Requesting Salary History From Job Candidates
Updated: Jun 13, 2019
Frequently asked questions during the recruiting and interviewing processes include, “What is your current salary?” and, “How much did you make in your previous job?” Questions like these aimed at determining an applicant’s past or current compensation may be on their way out, as a number of jurisdictions have passed laws banning employers from asking about salary history.
The reasoning behind preventing employers from requesting information on pay history is that often, an offer is partially based upon an applicant’s current or past pay. If a job candidate discloses below-market compensation at their previous job, they may receive a below-market offer from a prospective employer, and this becomes a cycle that is difficult to escape. It is likely that the cycle of lower pay affects women and minorities more than other groups, so the thought is that eliminating questions on past compensation may help reduce the pay gap. Women are more likely to leave and reenter the workforce than men, leading to career breaks and lower long-term career earnings. According to the most recent available Census data, women earned 80.5¢ for every $1 earned by men during 2016, so the pay gap is a significant ongoing issue.
In addition to a few large cities that have already passed local ordinances and states that are considering enacting rules, the following states have already created laws addressing pay history:
A couple of other states have gone the opposite way and passed laws during 2018 that prevent salary history bans. A Michigan law that went into effect in June 2018 reads: “A local governmental body shall not adopt, enforce, or administer an ordinance, local policy, or local resolution regulating information an employer or potential employer must request, require, or exclude on an application for employment or during the interview process from an employee or a potential employee.” While this law is very broad, it certainly prevents local governments from creating salary history bans. Wisconsin passed a rule similar to the one in Michigan; however, the law in Wisconsin is more narrowly defined and targets salary history specifically, stating that “no city, village, town, or county may enact or enforce an ordinance prohibiting an employer from soliciting information regarding the salary history of prospective employees.” It would seem that Michigan and Wisconsin are trying to avoid the patchwork of local laws that have popped up in places like New York, where laws regarding questions related to salary history may vary by county or even city. It is possible that these two states may eventually pass statewide legislation that would prevent employers from asking about pay.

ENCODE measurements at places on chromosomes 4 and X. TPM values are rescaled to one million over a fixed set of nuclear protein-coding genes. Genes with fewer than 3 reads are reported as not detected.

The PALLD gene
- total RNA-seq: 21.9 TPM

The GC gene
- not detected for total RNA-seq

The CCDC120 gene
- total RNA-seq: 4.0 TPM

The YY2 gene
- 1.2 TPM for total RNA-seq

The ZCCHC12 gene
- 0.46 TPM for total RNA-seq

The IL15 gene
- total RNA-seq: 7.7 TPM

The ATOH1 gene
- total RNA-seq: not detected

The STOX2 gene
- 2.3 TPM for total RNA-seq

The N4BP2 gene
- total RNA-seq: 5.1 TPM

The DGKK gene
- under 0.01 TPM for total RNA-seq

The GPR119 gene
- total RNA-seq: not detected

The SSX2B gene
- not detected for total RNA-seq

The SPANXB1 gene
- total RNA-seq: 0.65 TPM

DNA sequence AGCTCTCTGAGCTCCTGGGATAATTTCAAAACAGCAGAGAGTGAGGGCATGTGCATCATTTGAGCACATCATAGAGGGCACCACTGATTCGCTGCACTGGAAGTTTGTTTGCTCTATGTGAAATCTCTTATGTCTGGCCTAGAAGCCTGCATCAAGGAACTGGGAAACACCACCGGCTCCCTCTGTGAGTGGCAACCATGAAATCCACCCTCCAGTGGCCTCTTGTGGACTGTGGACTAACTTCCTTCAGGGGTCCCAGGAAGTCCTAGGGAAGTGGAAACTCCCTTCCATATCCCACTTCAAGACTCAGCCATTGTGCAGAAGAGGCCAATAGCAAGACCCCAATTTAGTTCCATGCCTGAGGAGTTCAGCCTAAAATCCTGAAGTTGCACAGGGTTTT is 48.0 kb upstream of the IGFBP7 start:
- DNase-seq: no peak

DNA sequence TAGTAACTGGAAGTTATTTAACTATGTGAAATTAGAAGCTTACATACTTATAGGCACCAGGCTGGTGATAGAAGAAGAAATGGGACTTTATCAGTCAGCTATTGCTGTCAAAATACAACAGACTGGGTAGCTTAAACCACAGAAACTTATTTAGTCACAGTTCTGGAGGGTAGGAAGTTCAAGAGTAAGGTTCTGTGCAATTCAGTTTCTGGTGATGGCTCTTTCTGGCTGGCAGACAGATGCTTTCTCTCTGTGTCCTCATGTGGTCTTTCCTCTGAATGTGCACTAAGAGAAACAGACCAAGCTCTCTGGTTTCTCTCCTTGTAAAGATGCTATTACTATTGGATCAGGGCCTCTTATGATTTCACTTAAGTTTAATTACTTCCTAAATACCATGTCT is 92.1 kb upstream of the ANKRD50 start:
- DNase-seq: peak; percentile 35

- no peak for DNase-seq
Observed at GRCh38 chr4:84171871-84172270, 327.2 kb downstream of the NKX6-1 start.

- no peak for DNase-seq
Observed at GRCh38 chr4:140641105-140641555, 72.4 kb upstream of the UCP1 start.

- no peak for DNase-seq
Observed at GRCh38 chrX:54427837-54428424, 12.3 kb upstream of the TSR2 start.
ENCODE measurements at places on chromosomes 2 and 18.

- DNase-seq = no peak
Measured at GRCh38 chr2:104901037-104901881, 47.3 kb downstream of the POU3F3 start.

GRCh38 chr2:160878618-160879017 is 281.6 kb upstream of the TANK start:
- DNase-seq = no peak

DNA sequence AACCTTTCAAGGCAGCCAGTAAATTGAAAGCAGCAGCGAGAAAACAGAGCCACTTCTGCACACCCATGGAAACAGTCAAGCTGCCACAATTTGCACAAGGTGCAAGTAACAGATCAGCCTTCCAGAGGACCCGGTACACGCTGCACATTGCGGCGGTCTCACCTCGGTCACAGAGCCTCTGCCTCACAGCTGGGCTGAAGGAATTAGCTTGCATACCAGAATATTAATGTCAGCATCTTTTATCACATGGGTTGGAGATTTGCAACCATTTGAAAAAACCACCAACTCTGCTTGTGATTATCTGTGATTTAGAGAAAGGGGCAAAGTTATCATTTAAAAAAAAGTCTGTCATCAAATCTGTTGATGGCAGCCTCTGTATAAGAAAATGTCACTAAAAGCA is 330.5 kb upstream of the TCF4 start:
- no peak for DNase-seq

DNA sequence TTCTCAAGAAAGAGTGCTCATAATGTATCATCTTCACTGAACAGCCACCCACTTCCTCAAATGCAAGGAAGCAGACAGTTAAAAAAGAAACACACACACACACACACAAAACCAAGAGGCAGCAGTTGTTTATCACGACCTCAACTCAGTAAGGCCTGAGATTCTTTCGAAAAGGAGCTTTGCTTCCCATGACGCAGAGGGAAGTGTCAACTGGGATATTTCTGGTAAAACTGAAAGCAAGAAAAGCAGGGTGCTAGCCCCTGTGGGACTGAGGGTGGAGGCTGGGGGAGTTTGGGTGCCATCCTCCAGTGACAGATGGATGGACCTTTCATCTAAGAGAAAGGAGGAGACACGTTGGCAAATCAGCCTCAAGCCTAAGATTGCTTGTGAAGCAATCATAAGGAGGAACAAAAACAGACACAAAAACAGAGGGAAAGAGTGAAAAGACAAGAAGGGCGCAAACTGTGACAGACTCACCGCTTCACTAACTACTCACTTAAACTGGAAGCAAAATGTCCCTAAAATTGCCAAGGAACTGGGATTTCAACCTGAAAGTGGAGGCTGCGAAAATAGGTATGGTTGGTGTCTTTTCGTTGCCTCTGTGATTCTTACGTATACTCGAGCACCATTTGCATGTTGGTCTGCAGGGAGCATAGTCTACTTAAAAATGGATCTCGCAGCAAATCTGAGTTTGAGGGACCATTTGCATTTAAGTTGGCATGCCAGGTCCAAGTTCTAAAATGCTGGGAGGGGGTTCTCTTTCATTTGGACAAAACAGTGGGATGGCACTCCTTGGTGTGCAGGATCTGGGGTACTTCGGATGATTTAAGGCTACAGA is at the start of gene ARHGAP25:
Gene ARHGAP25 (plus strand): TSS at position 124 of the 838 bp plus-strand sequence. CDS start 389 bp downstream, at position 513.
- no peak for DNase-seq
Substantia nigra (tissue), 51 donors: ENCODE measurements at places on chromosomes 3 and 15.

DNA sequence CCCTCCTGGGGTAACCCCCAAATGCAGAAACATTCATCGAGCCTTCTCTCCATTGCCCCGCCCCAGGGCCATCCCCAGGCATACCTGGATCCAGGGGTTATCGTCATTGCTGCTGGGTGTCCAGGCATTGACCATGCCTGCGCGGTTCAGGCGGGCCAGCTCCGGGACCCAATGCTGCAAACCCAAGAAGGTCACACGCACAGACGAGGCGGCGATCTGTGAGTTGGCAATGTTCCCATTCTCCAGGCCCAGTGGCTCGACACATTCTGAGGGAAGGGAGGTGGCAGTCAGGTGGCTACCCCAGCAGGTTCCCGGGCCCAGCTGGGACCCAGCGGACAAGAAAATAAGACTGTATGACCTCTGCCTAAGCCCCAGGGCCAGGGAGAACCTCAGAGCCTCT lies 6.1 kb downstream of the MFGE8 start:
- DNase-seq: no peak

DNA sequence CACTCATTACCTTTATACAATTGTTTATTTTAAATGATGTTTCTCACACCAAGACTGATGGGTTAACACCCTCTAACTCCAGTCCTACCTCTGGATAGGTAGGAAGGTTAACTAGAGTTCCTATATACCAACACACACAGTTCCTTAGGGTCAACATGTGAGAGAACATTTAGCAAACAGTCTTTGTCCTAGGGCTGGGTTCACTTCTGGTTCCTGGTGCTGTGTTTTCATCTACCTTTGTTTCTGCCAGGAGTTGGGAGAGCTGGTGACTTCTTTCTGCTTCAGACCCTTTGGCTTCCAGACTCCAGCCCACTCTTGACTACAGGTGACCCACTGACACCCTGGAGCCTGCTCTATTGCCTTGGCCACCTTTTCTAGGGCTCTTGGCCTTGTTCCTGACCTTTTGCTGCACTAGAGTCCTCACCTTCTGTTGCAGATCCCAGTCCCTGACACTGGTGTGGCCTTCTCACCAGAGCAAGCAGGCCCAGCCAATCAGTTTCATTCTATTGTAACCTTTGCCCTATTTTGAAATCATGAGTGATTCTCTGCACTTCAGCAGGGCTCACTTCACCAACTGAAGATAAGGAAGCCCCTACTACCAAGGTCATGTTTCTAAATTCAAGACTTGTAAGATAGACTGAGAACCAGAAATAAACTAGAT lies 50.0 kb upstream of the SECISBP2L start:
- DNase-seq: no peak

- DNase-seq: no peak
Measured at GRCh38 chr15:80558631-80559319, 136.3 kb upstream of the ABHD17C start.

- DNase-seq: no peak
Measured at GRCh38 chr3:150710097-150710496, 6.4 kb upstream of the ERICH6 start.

One of the reasons that companies like to ask applicants about their salary history is that they want to understand what a person is expecting to be paid. This allows them to prevent wasting time on the interview process if salary expectations do not align with the range for the position. However, companies can share the salary range for the open position and determine if the candidate is still interested in moving forward without asking about salary history.
A well-designed base pay system links new hire pay to factors such as the external market, candidate experience and qualifications, and internal pay equity. Setting new hire pay on these factors rather than pay history can lead to greater satisfaction with the pay system and mitigate future internal pay equity concerns.
Strategies and Considerations for Companies Going Forward
1. Companies could consider changing their policies to prohibit inquiring about pay history, even if no laws have yet been passed in their jurisdiction.
2. If salary offers are based upon experience, market-based rates of pay, or other permissible factors rather than an individual’s past earnings, the pay gap may be reduced.
3. Using competitive pay data to determine an appropriate range of pay, rather than relying on a candidate’s pay history, may also assist in creating internal equity.
4. Not using pay history as a factor in making offers may reduce the chances of litigation related to pay practices that may discriminate against protected employee classes.
Dan Steele and Joe Kager of the POE Group